Governors Ibikunle Amosun, Chibuike Amaechi of Ogun and Rivers, as well as Nobel Laureate Wole Soyinka, were among those trapped in a traffic gridlock for more than five hours on Lagos-Ibadan Expressway on Saturday, the News Agency of Nigeria (NAN) reports.
A NAN correspondent, who monitored the situation, reports that the traffic build-up started at the Sagamu intersection, compounded by numerous potholes which had caused the breakdown of many vehicles.
Most of the commuters experienced a terrible day.
Mr. Amosun, who spoke with NAN, described the situation as “worrisome and terrible“.
“Gov Rotimi Amaechi and Prof Soyinka called to inform me of their ordeal, but unknown to them, I was also in the same traffic with them, and I have spent close to five hours just like everybody; and it is just terrible.
He called on the Federal Government to urgently effect rehabilitation of the road to reduce the plight of commuters, saying that “traffic situation here is uncalled for and absolutely avoidable if well managed“.
“We have been witnessing this menace for ages and it seems there is no hope in sight for all of us.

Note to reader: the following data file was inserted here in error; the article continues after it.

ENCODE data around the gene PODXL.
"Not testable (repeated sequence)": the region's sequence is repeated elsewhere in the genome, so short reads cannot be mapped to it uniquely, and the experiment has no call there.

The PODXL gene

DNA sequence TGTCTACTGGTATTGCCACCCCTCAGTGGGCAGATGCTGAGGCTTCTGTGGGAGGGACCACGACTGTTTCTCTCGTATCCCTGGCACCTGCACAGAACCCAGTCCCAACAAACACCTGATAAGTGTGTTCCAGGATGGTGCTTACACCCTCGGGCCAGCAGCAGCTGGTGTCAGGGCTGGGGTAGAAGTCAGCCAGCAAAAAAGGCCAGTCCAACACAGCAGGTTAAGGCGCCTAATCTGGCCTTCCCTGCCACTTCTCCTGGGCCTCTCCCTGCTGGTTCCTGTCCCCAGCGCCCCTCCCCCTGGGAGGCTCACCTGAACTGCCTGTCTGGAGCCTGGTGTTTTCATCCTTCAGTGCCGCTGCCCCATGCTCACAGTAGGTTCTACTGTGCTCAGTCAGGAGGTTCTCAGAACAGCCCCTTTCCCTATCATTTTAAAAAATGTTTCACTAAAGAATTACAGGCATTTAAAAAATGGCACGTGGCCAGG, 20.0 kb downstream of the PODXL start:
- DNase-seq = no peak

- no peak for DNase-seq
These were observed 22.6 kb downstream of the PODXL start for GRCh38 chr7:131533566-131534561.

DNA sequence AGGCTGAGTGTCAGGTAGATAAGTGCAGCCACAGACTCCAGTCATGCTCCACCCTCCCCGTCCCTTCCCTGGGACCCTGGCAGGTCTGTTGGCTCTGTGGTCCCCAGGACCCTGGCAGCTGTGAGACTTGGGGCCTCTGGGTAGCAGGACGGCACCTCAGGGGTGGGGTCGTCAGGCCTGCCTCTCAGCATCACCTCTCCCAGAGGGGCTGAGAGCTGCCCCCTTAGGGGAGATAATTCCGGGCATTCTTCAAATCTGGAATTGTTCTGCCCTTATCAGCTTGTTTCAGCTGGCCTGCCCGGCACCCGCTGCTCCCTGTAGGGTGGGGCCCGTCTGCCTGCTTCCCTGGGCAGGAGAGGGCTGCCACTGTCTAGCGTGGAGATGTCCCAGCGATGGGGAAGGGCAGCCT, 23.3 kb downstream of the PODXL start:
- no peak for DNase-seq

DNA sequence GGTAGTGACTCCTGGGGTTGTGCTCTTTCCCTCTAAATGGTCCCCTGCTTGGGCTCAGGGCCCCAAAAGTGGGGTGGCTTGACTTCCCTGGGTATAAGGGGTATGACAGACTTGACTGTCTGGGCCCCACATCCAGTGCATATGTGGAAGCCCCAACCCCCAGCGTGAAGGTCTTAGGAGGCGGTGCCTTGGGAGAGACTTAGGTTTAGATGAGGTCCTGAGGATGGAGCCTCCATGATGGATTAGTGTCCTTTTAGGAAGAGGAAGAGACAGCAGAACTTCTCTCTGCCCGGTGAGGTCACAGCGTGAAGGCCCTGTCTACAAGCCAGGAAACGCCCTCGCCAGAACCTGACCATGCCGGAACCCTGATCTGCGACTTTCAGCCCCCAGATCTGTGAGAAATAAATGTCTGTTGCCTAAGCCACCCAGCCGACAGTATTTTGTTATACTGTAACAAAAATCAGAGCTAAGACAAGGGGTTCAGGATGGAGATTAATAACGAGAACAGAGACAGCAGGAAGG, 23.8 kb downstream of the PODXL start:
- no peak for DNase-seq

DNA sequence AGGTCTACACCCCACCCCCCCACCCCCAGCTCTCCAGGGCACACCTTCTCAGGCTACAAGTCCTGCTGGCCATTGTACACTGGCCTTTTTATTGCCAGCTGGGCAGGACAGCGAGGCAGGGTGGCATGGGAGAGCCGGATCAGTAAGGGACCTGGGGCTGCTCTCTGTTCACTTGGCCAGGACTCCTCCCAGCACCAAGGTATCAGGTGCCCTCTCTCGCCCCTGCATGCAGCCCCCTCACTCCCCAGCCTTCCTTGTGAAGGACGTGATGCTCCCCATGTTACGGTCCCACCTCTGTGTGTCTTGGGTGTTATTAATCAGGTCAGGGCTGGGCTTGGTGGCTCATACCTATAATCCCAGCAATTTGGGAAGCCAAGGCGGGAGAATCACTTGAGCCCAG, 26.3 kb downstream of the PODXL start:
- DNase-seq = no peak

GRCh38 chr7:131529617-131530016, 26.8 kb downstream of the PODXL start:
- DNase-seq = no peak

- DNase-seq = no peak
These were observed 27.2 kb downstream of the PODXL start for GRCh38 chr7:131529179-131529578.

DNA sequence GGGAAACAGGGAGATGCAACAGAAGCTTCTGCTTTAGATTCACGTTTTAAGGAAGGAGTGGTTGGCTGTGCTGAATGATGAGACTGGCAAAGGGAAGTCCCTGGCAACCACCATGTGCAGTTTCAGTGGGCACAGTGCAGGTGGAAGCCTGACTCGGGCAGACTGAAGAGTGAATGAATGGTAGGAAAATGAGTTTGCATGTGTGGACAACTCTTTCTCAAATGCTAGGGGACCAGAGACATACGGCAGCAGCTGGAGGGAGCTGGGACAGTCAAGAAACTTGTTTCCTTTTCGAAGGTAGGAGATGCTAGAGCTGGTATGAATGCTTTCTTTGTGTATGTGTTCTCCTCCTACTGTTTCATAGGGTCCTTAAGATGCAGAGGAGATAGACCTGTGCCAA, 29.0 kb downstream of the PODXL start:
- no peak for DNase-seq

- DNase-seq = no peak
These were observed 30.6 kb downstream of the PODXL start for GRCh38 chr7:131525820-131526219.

“The final solution will be to give the road to those who have the capacity to manage it effectively.
“If they will allow us to do it, we will fix it very soon in partnership with the private sector and our people will be relieved.
“We are appealing to the Federal Government to let people who have the capacity to handle this road do it in the interest of the people suffering daily on this road.
“They promised that the road would be fixed before Christmas and up till now no hope, you can see what we are all facing on this road”.
He also advised road users to drive carefully and to also obey traffic rules and regulations.
A 76-old farmer, Kasimawo Olaitan, who was ensnared in the traffic, said that he had been on the road since 5 a.m. but had not been able to travel up to 20 km.
“I have spent six hours on this road, and it does not seem that I will leave here today just because someone somewhere is not doing his job, he said.
For Chuzoba Okafor, her hope of meeting up with her sister’s traditional marriage in the eastern part of the country was fading, as she claimed to have spent seven hours since leaving Lagos.
“ I had hope to be close to Anambra by now, but here I am wining and dining with dust and sweat, instead of being with my family for the memorable occasion,” she told NAN